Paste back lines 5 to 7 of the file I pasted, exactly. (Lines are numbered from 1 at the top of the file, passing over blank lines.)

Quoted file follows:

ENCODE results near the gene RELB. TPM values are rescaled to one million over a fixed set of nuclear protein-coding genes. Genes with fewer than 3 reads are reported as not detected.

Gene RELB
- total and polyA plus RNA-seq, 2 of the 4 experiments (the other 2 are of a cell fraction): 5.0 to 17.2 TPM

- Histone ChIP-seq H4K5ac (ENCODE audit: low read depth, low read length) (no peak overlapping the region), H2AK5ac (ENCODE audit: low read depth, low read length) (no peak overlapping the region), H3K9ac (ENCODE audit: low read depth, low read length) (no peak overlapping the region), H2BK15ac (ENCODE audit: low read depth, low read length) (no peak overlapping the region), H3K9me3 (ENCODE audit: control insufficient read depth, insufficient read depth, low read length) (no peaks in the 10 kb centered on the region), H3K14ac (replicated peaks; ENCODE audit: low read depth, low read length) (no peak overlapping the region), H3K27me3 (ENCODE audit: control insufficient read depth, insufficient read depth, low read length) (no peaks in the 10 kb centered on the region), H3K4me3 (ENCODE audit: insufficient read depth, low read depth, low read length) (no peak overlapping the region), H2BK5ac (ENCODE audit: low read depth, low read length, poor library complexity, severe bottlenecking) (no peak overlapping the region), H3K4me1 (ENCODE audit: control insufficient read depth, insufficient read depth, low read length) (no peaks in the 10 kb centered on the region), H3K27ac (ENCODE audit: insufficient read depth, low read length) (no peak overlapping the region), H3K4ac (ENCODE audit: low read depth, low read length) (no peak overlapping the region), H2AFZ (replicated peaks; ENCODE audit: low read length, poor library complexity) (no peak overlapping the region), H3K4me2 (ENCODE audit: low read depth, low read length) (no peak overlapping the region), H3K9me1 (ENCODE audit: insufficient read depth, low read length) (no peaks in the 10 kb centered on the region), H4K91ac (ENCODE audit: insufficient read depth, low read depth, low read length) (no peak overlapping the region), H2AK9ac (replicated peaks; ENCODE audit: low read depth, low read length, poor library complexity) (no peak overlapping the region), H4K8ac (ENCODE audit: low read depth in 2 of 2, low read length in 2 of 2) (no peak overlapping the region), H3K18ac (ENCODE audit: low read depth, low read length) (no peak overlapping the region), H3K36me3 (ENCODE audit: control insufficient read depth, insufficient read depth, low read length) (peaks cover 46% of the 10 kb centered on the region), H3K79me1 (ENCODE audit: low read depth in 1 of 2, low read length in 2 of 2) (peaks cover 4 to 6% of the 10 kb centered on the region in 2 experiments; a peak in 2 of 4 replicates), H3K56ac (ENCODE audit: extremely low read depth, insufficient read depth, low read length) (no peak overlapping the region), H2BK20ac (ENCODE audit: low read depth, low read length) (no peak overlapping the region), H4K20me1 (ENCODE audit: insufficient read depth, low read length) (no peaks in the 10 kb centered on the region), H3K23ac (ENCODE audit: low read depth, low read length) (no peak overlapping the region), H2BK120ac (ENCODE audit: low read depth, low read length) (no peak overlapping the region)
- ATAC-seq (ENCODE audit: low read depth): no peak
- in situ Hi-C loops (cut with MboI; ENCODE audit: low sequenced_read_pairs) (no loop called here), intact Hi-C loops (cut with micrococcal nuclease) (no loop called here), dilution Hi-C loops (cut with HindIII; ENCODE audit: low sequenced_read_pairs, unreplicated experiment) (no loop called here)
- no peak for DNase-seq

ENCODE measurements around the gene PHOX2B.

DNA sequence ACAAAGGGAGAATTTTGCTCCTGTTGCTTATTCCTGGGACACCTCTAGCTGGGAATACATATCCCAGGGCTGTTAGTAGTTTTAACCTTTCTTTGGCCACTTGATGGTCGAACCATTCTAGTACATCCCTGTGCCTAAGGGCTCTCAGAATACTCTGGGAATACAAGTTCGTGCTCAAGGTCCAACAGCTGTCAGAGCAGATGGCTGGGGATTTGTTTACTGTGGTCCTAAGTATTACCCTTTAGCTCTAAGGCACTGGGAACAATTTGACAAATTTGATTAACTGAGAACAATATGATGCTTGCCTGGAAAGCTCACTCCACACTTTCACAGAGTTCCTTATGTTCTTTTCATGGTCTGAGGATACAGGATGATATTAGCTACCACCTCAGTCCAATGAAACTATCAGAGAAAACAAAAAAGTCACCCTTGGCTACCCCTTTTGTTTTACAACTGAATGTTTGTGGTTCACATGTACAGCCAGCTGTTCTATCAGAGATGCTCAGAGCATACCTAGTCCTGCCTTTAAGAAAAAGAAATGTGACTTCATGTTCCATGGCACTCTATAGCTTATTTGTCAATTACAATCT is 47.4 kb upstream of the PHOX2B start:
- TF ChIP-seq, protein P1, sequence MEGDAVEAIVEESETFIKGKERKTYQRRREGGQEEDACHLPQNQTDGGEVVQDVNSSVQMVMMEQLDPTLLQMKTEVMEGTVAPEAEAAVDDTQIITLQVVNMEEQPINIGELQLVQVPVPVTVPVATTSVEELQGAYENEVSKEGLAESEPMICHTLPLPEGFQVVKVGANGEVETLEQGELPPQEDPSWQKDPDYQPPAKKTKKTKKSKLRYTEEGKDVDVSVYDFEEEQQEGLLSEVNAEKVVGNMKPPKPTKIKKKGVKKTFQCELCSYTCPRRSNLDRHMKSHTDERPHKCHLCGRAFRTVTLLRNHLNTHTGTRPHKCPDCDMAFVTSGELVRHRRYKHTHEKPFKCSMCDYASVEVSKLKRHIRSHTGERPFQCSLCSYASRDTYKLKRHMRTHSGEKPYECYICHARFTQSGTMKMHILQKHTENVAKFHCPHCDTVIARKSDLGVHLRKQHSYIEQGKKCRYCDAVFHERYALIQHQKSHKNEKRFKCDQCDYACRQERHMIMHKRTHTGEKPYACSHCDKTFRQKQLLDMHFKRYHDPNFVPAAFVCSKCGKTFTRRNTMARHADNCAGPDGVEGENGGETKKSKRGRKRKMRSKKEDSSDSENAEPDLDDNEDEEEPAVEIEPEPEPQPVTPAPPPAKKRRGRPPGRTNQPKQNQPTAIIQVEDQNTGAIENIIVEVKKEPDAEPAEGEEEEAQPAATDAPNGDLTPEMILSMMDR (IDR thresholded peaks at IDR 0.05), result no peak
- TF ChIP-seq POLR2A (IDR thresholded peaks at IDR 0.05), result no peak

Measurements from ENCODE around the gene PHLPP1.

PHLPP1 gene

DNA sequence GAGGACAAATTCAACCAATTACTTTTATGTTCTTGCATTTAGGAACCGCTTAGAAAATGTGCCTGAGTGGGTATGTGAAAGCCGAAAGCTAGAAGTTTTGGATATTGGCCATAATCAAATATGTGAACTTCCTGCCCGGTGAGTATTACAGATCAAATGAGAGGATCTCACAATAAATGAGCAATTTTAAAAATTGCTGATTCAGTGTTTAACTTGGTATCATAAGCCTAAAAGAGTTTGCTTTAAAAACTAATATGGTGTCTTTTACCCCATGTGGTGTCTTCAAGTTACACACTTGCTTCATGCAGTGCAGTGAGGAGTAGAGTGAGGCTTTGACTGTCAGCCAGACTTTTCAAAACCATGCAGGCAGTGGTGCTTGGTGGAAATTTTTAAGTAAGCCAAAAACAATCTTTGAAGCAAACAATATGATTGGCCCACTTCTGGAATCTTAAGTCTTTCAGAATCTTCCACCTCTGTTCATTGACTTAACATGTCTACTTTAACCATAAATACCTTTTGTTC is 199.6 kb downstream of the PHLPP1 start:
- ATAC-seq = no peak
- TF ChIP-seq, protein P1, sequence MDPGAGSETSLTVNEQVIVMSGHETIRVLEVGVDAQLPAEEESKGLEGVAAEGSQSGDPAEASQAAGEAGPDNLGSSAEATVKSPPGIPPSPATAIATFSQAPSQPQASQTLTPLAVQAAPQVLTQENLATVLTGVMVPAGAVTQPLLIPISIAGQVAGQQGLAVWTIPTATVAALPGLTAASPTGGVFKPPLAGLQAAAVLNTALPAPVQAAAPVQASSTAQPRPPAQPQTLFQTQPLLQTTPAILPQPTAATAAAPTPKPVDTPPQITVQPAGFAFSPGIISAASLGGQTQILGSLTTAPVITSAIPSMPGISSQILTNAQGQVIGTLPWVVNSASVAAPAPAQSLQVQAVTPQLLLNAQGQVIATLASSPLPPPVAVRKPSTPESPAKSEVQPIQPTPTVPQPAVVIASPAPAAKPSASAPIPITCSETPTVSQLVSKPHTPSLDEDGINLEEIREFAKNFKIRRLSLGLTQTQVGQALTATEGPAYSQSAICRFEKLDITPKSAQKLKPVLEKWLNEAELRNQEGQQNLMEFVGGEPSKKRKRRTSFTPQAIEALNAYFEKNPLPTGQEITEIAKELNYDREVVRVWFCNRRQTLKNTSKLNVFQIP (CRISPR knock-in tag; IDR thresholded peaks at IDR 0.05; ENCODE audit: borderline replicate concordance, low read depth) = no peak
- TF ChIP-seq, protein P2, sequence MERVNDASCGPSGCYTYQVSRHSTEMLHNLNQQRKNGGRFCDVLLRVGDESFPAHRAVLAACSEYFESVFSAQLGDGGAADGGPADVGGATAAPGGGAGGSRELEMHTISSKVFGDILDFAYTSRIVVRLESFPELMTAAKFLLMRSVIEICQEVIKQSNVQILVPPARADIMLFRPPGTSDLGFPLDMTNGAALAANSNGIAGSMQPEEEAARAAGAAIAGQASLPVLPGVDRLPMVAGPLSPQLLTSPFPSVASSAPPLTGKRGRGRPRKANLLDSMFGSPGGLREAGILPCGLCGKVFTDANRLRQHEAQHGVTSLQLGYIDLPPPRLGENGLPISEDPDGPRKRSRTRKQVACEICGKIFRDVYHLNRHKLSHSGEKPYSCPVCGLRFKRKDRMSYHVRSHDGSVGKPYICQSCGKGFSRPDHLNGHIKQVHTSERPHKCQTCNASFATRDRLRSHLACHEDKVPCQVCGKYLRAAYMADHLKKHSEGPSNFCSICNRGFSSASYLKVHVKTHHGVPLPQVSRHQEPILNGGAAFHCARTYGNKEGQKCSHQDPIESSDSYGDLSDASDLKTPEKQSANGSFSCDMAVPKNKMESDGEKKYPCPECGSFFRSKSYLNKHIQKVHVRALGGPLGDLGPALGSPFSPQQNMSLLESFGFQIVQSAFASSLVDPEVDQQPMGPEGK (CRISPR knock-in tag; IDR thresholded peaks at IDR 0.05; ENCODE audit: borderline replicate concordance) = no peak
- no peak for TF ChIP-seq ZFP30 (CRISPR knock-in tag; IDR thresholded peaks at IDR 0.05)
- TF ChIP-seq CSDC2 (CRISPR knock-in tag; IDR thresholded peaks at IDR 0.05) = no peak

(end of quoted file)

- ATAC-seq (ENCODE audit: low read depth): no peak
- in situ Hi-C loops (cut with MboI; ENCODE audit: low sequenced_read_pairs) (no loop called here), intact Hi-C loops (cut with micrococcal nuclease) (no loop called here), dilution Hi-C loops (cut with HindIII; ENCODE audit: low sequenced_read_pairs, unreplicated experiment) (no loop called here)
- no peak for DNase-seq